What I find most interesting about hunting on the baylands is how hard hunters have worked to maintain access against formidable public outcry. Hunters are about as popular with birdwatchers on the bay as cyclists are with hikers on trails or drivers on the road. Maybe their slogan should be “Share the marsh.”

What do you think of duck hunting in a wildlife preserve? Does the advocacy work that hunters have done to keep wilderness undeveloped offset the fact that they’re killing wildlife?

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Posted by on November 7, 2011 in Dirt Trails


On Pumpkins and Other Weighty Matters

I like pumpkins. I like the way they look, all orange and round (or not). I like the way they taste, whether sweet and spiced or roasted and savory. Pumpkin pie, pumpkin soup, pumpkin muffins, pumpkin cookies, pumpkin ravioli. Pumpkins make me smile at a time of year when it’s getting colder and darker by the day.

So it only makes sense that I would look forward to the annual Pumpkin Ride hosted by ROMP, the local mountain bike club. The ride starts at about 3000′ on the ridge line, then drops down to a pumpkin farm on the coast where we select as big or as many pumpkins as we’re willing to haul back up to the ridge. Costumes are strongly encouraged, as if hauling pumpkins uphill on a bike wasn’t silly enough.

The record pumpkin weight dragged back up to the top is an unbelievable 112 pounds, made possible by a BOB trailer. This year’s winning weight was a mere 38 pounds, strapped directly on the bike with some engineering ingenuity and duct tape, of course. Still outstanding.

The next day, as Dick and I headed out for a brunch and grocery shopping ride I wondered: how do my overstuffed grocery runs compare to the winning pumpkin haul? With Dick along, I was able to buy a lot more than usual, including a full bar restock at Bev Mo and full soda restock along with a modest amount of other items at Trader Joes. The numbers: 35 pounds for Dick, 21 pounds for me. Not 112 pounds carried up 3000 feet, but it was no sweat even without a trailer. I could have even added a medium pumpkin or two.

What’s the most weight you’ve carried on your bike?

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Before anyone wonders why this post about a mountain bike ride doesn’t talk about the ride at all, here’s a video of the best part–the totally awesome loooong descent down Wittemore Gulch with over a dozen switchbacks sharply cut into the hillside. I can see why the downhillers shuttle this run.


Posted by on November 1, 2011 in Dirt Trails


Halloween with Passion

It was a dark and foggy night, when mountain bikers gathered and unleashed their true nature, with food and drink, stories and laughter, and devilishly naughty deeds. Who else could be behind this madness but my friends Charles and Patty, proprietors of Passion Trail Bikes, the bike shop with a cult-like following of the most passionate mountain bikers on the San Francisco Peninsula.

I do not make these claims lightly. Passion Trails has the hand-picked gear, the expert advice and the individual attention that makes the shop top-notch, earning it an exceptional 4.5 star rating on Yelp. But it’s their commitment to our community that sets them apart. From leading weekly group rides to spearheading trail building to advocating for trails with our local open space authorities, Charles and Patty are there with passion and it’s contagious.

Who did you hang out with on Halloween this year? Are your bike friends your party friends?

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Posted by on October 30, 2011 in Dirt Trails


Trail Ride, Interrupted

Ugh! Sometimes a ride just doesn’t turn out as planned. It can start out just fine, then an issue or two later, the whole ride is completely derailed. We survived a navigational error only to succumb to the flat tire that couldn’t be fixed. Two tubes, three CO2 cartridges, a half dozen mountain bikers, and a helpful neighbor with an industrial sized air compressor later, we called it a day. But it was nothing that a good beer, a juicy burger and an iconic biker restaurant (and I mean Harley bikers, not mountain bikers) couldn’t fix.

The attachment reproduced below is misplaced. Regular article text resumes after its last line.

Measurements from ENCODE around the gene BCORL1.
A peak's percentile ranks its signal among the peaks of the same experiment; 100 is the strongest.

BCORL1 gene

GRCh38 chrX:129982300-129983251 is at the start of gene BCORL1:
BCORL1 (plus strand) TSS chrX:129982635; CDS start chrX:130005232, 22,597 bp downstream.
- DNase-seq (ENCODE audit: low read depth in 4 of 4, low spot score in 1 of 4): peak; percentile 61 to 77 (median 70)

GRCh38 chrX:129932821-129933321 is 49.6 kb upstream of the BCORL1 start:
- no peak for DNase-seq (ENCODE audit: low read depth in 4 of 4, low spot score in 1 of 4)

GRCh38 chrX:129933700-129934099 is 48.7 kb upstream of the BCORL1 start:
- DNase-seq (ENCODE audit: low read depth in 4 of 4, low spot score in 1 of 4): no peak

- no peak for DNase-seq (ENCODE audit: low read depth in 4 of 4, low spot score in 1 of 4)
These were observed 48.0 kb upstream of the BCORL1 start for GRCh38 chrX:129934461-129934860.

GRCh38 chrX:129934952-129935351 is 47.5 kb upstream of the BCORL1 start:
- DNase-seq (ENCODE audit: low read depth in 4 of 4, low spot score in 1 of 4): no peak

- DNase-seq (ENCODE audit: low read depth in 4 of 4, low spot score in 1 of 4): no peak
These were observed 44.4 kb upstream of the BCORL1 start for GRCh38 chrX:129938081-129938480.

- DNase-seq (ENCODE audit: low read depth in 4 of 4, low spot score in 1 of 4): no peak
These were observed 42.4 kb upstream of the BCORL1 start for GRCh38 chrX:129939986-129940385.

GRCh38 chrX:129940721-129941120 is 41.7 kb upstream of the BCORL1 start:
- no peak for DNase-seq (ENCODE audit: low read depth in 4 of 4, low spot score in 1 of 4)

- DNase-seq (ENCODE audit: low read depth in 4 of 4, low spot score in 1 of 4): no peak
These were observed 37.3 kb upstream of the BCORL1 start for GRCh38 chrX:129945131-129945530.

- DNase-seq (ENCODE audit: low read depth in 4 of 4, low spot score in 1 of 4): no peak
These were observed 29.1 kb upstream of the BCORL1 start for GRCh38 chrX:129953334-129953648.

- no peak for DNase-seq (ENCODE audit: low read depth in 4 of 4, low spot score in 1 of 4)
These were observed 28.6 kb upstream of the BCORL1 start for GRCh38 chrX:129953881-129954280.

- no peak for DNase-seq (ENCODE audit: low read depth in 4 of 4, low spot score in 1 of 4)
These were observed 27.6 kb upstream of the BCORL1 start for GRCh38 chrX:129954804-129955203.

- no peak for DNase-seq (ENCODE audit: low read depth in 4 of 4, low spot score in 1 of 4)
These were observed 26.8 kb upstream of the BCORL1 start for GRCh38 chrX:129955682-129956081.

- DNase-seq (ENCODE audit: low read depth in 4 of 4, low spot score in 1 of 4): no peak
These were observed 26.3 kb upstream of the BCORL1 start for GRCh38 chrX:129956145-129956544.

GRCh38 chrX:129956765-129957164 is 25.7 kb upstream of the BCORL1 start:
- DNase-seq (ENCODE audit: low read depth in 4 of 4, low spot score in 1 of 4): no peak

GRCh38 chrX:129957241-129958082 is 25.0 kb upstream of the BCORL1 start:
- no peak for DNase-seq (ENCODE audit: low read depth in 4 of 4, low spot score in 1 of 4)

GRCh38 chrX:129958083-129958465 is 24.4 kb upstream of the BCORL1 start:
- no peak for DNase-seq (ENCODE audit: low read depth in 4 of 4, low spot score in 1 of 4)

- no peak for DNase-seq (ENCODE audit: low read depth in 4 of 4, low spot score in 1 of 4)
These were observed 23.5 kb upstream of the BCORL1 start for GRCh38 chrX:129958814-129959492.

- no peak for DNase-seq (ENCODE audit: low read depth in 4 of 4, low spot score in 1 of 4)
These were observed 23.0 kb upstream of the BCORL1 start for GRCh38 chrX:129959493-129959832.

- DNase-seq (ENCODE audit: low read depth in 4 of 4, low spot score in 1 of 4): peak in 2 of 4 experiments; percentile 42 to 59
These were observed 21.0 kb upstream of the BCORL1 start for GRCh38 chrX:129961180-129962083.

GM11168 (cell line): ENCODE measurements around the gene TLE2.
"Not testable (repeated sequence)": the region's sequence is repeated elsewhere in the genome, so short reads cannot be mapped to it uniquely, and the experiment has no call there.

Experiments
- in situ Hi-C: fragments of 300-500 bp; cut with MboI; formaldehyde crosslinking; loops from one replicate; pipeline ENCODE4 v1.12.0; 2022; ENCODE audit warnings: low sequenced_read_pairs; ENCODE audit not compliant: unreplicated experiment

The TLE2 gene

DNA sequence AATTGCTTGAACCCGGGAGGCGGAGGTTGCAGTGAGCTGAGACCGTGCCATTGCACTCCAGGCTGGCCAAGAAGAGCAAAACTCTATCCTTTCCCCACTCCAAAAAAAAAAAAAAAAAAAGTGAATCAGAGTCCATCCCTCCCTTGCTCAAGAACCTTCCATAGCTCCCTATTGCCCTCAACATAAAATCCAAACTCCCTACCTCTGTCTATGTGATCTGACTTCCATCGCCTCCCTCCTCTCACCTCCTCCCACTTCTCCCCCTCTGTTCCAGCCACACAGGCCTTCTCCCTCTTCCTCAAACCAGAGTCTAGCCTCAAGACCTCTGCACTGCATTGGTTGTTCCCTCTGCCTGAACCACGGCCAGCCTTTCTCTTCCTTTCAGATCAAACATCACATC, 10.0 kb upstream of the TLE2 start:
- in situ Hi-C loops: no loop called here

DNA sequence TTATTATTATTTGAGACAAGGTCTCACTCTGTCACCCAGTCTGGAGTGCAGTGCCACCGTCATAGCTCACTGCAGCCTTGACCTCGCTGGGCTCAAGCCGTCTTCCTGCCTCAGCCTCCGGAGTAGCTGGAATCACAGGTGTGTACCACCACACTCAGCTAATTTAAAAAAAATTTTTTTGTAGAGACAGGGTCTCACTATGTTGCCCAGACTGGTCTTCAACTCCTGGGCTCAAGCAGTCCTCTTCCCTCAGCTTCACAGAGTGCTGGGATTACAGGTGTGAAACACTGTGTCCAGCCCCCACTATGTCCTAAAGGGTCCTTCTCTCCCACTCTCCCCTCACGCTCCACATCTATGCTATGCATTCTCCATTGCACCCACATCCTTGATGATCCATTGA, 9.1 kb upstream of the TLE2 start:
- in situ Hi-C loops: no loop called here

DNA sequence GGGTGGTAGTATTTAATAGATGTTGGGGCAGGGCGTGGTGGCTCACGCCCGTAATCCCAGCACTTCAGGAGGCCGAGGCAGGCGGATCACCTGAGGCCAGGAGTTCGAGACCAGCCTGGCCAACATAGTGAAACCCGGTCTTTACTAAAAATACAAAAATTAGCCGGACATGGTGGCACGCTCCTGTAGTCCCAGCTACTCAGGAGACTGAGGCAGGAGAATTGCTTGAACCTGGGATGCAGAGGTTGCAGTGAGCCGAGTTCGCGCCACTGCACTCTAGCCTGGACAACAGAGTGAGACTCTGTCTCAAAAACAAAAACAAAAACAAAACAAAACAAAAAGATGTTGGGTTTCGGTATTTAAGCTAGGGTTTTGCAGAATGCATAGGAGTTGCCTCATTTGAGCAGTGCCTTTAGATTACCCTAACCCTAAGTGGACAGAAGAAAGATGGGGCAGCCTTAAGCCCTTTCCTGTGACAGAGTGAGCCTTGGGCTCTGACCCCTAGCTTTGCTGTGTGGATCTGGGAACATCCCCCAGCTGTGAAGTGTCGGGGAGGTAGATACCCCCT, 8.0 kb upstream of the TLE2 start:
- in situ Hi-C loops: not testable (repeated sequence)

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Posted by on October 2, 2011 in Dirt Trails


Cyclocross: Dismounts, Remounts and Other Antics

The other day, Facebook reminded me of a status I posted two years ago: “Wondering if I’ll get any cool footage at tonight’s cyclocross skills practice. The holy grail: a perfectly executed, perfectly captured, no-hop remount.” I had just purchased my iPhone 3GS and was anxious to test out the video camera. In fact, I think I was more excited about the video camera than practicing cyclocross skills that night.

My friends and my iPhone came through that night, and I did capture the holy grail. With a little help from YouTube I added a soundtrack with absolutely no video editing skills. The finished product:

Fast forward two years. The video camera on my iPhone 4 is much better and I’m no longer racing cyclocross. Why not? When it comes down to it, I’m just not that competitive. I found the skills aspect of cyclocross fun and challenging: dismounting without breaking stride, throwing the bike on my shoulder to run up a hill, and jumping back on without losing momentum or hurting my delicate parts. That was fun. But busting a gut to catch the woman in front of me? Meh, not important.

What I miss most is the vibrant, crazy race scene, which is totally my style. Where else do elite bike racers dress in costume? Cyclocross racers are serious bike racers that don’t take themselves too seriously. What’s not to love about that? And I love a race that’s actually just a rolling costume party.

Surf City Cyclocross 2008 Photo credit Lynne Lamoureux

Especially a race where a wrestling match breaks out between some of the top local men and women’s Masters racers, dressed as Mexican luchadores. Yep, Masters racers means grown-ups. In this case, the 50+ age group variety. That’s me rolling by unphased by the fight at around 0:18.

What do you think: do serious sports have room for this sort of goofy antics? Or does this kind of behavior relegate the sport to the level of professional wrestling?


Posted by on September 28, 2011 in Dirt Trails